It is with great sadness I read of the passing of former Minister of Government and historian Dr. Dale Bisnauth. He was a terrific human being who cared for his country and had a compassionate mind for others. He had joined the struggle against the PNC dictatorship taking a spiritual path unlike those of us who pursued a more active and militant approach against the authoritarian regime.
Rev. Dale, as we called him, was a solid fighter against injustice and played a meaningful role in the struggle against the undemocratic rule of the PNC. He defended religious freedom and fought strenuously to defend the independence of religion in society. He made a very valuable contribution to all Guyana and particularly to the educated Guyanese diaspora. Under his guidance, educational opportunities expanded to many, many Guyanese. Schools that were in decrepit conditions were revamped and rehabilitated and children of the working people particularly those in the hinterland regions. It was under his tenure that the meaning and importance of education was restored to our nation after being wrecked by three decades of neglect and propaganda.
I knew about Bisnauth’s ecumenical background and read his works on Indians and we met in passing during GUARD’s meetings, etc. when I would visit Guyana during my teaching breaks in N.Y. to join the struggle. I first met him for a detailed chat after he became Minister of Education around 1994 in his office. I interviewed him for an article I published in N.Y. newspapers and he related to me how he was approached by Dr. Jagan to become a part of the Civic component in the elections of 1992. He was a terrific writer and articles appeared in the now defunct Caribbean Contact (during the 1980s) then edited by the eminent journalist Rickey Singh. Bisnauth’s love and passion for country propelled him to serve as a Minister of Government. Dale loved Jagan and when the old man passed away in March 1997, Dale was deeply concerned about the future of the country. He did not have high respect for some of his colleagues with whom he served.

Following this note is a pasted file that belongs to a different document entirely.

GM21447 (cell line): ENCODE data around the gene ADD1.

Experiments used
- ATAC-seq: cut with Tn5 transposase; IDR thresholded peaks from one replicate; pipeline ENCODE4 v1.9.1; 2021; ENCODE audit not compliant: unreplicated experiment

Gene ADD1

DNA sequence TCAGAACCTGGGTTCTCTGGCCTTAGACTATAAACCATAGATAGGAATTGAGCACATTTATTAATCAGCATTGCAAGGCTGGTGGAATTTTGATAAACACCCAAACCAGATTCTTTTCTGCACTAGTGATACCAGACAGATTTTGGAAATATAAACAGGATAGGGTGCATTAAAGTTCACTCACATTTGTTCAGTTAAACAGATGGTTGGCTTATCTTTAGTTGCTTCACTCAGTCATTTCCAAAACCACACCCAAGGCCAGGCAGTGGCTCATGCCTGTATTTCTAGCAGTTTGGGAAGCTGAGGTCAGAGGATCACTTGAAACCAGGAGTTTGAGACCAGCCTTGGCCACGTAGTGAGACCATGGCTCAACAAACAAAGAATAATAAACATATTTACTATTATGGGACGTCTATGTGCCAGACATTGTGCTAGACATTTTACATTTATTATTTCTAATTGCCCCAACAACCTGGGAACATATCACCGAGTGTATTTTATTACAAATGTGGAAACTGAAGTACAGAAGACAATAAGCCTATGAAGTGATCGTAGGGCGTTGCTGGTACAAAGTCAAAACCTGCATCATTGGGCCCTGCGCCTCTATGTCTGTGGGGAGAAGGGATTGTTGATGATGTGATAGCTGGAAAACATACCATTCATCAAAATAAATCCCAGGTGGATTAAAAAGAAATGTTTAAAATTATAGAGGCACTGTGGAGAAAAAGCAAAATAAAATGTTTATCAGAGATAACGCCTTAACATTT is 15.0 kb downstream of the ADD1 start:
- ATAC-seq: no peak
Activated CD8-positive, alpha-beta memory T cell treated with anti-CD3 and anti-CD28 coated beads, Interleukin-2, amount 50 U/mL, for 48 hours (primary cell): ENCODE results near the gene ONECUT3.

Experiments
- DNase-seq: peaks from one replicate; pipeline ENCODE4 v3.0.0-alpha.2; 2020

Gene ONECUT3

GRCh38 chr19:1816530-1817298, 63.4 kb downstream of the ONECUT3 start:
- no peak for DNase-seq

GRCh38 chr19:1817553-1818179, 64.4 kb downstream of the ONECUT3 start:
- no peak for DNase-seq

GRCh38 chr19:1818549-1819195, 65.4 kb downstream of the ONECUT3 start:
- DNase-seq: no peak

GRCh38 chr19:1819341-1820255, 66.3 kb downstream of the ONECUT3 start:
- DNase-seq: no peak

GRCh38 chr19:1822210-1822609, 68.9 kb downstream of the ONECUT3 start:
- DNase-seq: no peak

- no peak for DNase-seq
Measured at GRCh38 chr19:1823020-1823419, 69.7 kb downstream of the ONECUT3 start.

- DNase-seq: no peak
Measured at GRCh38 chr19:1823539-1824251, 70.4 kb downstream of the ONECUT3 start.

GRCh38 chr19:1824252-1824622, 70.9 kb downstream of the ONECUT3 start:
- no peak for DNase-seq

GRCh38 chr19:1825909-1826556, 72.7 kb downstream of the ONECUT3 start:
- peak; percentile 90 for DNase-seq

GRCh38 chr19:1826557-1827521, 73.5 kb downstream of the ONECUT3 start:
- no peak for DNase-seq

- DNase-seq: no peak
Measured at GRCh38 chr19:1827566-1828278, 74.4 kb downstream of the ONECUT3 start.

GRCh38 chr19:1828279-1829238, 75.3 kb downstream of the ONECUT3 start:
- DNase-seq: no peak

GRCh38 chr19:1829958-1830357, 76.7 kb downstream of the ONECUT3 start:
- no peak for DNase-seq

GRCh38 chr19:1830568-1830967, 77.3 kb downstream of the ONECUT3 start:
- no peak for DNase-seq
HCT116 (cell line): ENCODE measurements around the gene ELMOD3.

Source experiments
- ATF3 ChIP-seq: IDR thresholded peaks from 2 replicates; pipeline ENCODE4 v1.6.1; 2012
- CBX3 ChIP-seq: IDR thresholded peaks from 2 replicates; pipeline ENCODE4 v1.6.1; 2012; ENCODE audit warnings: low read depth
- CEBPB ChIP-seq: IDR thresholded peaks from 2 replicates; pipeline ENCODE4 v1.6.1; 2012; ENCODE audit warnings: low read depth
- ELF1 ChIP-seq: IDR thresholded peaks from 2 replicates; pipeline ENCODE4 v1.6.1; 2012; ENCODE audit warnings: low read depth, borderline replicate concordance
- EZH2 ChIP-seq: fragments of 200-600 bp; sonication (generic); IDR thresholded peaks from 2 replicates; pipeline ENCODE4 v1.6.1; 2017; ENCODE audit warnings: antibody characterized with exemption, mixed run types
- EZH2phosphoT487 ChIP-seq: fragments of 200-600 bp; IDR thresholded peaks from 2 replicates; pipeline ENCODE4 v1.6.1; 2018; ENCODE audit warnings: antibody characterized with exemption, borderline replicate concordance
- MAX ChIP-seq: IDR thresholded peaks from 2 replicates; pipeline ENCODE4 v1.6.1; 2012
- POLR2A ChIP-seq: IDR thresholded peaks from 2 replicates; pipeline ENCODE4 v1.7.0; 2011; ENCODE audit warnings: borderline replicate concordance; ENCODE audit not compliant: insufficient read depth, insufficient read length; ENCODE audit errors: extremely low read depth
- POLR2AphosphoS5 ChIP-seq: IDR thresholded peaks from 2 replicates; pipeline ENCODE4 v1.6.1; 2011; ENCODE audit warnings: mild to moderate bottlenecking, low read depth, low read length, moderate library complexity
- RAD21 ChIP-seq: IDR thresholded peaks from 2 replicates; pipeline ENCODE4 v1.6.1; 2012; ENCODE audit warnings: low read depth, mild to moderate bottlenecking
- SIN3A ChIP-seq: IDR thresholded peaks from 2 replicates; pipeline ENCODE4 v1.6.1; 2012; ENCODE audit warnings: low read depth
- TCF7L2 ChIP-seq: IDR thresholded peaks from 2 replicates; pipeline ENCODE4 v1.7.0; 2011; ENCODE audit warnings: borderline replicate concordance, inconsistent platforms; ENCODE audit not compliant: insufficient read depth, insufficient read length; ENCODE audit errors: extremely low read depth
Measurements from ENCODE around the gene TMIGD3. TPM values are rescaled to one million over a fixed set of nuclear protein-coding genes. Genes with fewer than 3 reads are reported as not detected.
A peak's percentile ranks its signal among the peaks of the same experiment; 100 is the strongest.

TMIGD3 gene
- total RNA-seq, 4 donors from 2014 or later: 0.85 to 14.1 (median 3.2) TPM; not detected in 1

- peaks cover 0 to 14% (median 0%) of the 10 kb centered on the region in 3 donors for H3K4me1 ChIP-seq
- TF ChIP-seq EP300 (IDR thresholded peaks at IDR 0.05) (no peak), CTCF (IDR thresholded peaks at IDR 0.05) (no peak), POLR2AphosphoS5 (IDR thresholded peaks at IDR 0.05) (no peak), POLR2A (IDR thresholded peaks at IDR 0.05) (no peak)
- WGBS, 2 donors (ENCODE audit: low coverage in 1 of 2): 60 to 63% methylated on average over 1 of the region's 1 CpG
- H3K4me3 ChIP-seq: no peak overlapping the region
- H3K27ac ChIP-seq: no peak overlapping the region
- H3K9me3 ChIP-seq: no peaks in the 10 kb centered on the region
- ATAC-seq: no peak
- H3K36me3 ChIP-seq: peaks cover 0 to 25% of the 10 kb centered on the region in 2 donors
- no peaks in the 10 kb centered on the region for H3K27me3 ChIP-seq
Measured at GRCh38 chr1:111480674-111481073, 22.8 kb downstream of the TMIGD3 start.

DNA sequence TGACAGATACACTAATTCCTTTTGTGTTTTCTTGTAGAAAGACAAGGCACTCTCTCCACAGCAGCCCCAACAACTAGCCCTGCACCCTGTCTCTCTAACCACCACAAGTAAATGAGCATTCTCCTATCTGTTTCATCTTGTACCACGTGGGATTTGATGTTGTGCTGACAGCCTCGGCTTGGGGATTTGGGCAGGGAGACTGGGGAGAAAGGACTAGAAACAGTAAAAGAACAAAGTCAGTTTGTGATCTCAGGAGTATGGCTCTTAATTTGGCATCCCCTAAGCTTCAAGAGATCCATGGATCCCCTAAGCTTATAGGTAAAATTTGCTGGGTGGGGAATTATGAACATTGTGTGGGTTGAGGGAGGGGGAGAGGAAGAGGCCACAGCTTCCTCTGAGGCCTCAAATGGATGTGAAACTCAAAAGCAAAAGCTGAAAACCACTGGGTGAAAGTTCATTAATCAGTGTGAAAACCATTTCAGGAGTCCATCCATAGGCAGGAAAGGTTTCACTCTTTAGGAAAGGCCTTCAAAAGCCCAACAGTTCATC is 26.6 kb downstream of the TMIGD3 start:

During our meeting in 1994 in his office, I related to then Minister Bisnauth a recurring complaint by overseas Guyanese who attended UG and Teachers Training College – their extreme difficulties in obtaining copies of their transcripts and diplomas; some individuals were blocked from obtaining copies of transcripts and diplomas because they broke contracts, etc. People complained of having to pay bribes to get copies of their transcripts and diplomas needed to further their education in North America. I was able to convince the Minister to grant amnesty to those who broke their contract (not completing the dreaded National Service, failure to complete contracts of teaching service, etc.). The Minister promised to raise the matter with Dr. Jagan. The Minister and I discussed how to streamline the process of issuing transcripts and before long he was successful at getting the ball rolling at UG and Training College. Those who attended higher educational institutions in Guyana (including those who failed to complete their contracts) have been able to get their transcripts since democratic governance was restored to Guyana and because of the work of Dale Bisnauth. Many have now gone on to obtain higher degrees in North America and Europe. They owe a debt of gratitude to people like Bisnauth and others who fought on their behalf for a free Guyana and for access to official documents to keep rising to higher levels of achievements overseas.